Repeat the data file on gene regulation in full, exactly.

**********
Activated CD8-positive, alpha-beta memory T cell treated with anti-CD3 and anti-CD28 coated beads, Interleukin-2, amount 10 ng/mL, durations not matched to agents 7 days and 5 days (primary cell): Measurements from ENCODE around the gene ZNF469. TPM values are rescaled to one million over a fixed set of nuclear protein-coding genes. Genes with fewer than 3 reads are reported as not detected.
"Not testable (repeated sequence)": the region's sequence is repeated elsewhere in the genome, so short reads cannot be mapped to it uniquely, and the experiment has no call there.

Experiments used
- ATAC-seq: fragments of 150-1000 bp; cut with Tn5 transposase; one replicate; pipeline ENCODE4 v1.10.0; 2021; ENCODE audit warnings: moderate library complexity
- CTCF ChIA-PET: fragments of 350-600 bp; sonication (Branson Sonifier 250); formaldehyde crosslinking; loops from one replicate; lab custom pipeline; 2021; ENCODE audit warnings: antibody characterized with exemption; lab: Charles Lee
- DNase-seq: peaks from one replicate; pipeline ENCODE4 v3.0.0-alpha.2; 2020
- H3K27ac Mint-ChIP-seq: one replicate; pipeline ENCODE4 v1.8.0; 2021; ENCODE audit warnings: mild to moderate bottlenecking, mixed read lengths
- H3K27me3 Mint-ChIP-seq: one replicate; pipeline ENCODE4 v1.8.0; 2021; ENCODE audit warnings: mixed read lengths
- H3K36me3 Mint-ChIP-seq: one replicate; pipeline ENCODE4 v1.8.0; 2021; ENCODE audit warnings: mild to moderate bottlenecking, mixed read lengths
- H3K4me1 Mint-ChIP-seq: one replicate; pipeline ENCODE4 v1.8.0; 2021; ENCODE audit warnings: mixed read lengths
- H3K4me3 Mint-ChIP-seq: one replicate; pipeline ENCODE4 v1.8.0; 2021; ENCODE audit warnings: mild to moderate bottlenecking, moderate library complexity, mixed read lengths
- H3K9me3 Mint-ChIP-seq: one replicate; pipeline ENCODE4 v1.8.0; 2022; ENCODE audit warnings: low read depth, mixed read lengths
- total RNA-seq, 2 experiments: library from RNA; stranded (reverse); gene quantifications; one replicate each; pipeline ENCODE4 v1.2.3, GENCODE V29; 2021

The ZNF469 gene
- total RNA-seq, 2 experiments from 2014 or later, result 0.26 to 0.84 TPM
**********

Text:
Activated CD8-positive, alpha-beta memory T cell treated with anti-CD3 and anti-CD28 coated beads, Interleukin-2, amount 10 ng/mL, durations not matched to agents 7 days and 5 days (primary cell): Measurements from ENCODE around the gene ZNF469. TPM values are rescaled to one million over a fixed set of nuclear protein-coding genes. Genes with fewer than 3 reads are reported as not detected.
"Not testable (repeated sequence)": the region's sequence is repeated elsewhere in the genome, so short reads cannot be mapped to it uniquely, and the experiment has no call there.

Experiments used
- ATAC-seq: fragments of 150-1000 bp; cut with Tn5 transposase; one replicate; pipeline ENCODE4 v1.10.0; 2021; ENCODE audit warnings: moderate library complexity
- CTCF ChIA-PET: fragments of 350-600 bp; sonication (Branson Sonifier 250); formaldehyde crosslinking; loops from one replicate; lab custom pipeline; 2021; ENCODE audit warnings: antibody characterized with exemption; lab: Charles Lee
- DNase-seq: peaks from one replicate; pipeline ENCODE4 v3.0.0-alpha.2; 2020
- H3K27ac Mint-ChIP-seq: one replicate; pipeline ENCODE4 v1.8.0; 2021; ENCODE audit warnings: mild to moderate bottlenecking, mixed read lengths
- H3K27me3 Mint-ChIP-seq: one replicate; pipeline ENCODE4 v1.8.0; 2021; ENCODE audit warnings: mixed read lengths
- H3K36me3 Mint-ChIP-seq: one replicate; pipeline ENCODE4 v1.8.0; 2021; ENCODE audit warnings: mild to moderate bottlenecking, mixed read lengths
- H3K4me1 Mint-ChIP-seq: one replicate; pipeline ENCODE4 v1.8.0; 2021; ENCODE audit warnings: mixed read lengths
- H3K4me3 Mint-ChIP-seq: one replicate; pipeline ENCODE4 v1.8.0; 2021; ENCODE audit warnings: mild to moderate bottlenecking, moderate library complexity, mixed read lengths
- H3K9me3 Mint-ChIP-seq: one replicate; pipeline ENCODE4 v1.8.0; 2022; ENCODE audit warnings: low read depth, mixed read lengths
- total RNA-seq, 2 experiments: library from RNA; stranded (reverse); gene quantifications; one replicate each; pipeline ENCODE4 v1.2.3, GENCODE V29; 2021

The ZNF469 gene
- total RNA-seq, 2 experiments from 2014 or later, result 0.26 to 0.84 TPM